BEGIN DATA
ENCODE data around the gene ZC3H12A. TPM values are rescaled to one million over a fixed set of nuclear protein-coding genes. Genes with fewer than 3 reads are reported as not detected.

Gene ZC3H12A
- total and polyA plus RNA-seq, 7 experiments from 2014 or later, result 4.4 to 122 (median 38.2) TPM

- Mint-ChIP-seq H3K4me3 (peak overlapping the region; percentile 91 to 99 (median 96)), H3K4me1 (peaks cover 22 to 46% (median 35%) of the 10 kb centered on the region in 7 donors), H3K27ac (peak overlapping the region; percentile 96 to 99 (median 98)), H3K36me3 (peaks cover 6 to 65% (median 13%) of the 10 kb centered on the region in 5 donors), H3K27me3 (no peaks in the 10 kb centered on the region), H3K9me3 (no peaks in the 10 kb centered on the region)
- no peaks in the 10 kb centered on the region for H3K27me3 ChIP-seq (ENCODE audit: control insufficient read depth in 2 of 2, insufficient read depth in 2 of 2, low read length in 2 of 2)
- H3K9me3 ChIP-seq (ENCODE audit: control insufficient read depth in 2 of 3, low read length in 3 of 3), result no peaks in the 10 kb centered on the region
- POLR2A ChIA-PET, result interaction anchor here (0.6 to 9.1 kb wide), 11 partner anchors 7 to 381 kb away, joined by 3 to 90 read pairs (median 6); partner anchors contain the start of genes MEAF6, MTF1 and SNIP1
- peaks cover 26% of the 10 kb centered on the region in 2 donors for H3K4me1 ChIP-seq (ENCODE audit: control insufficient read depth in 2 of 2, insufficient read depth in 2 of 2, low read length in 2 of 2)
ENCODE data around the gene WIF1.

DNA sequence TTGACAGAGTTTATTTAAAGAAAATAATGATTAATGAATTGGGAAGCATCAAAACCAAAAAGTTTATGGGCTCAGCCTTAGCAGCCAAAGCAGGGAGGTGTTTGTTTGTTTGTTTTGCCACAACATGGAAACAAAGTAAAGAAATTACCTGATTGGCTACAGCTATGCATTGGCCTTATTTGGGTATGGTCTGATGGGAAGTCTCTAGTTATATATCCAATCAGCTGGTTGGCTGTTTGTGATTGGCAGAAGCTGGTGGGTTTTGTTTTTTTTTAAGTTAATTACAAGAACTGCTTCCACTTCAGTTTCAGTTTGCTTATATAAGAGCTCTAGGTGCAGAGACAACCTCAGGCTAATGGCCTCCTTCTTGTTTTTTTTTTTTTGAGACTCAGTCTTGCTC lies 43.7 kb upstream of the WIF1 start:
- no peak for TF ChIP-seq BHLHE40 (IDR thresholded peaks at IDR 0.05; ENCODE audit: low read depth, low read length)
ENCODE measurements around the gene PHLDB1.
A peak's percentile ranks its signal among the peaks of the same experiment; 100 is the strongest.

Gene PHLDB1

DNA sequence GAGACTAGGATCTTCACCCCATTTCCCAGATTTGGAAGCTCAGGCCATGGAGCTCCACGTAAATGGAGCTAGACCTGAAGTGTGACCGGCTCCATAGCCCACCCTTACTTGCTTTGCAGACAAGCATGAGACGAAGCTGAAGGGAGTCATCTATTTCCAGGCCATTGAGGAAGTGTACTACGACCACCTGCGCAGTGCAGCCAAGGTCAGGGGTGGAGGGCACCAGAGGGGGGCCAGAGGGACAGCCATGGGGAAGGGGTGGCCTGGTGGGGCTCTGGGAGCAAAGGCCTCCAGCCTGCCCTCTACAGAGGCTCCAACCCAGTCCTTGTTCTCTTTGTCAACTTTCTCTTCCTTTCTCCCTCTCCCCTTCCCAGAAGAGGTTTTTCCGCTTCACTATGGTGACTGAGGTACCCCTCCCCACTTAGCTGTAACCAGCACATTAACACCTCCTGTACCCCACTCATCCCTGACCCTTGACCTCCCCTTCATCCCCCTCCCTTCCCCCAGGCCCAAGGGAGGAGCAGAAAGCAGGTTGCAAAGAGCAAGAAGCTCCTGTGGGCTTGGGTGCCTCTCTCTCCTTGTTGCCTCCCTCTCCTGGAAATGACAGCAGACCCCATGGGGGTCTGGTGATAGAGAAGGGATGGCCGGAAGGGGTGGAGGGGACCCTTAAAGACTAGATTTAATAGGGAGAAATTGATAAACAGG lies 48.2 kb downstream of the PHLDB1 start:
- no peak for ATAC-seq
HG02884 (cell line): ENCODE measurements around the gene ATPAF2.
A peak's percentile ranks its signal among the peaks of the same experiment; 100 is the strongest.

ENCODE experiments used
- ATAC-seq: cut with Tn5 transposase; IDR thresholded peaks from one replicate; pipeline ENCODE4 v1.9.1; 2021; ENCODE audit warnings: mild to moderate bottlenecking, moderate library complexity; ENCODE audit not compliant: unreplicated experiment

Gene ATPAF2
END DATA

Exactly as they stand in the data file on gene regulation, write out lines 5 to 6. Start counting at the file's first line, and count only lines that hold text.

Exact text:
- no peaks in the 10 kb centered on the region for H3K27me3 ChIP-seq (ENCODE audit: control insufficient read depth in 2 of 2, insufficient read depth in 2 of 2, low read length in 2 of 2)
- H3K9me3 ChIP-seq (ENCODE audit: control insufficient read depth in 2 of 3, low read length in 3 of 3), result no peaks in the 10 kb centered on the region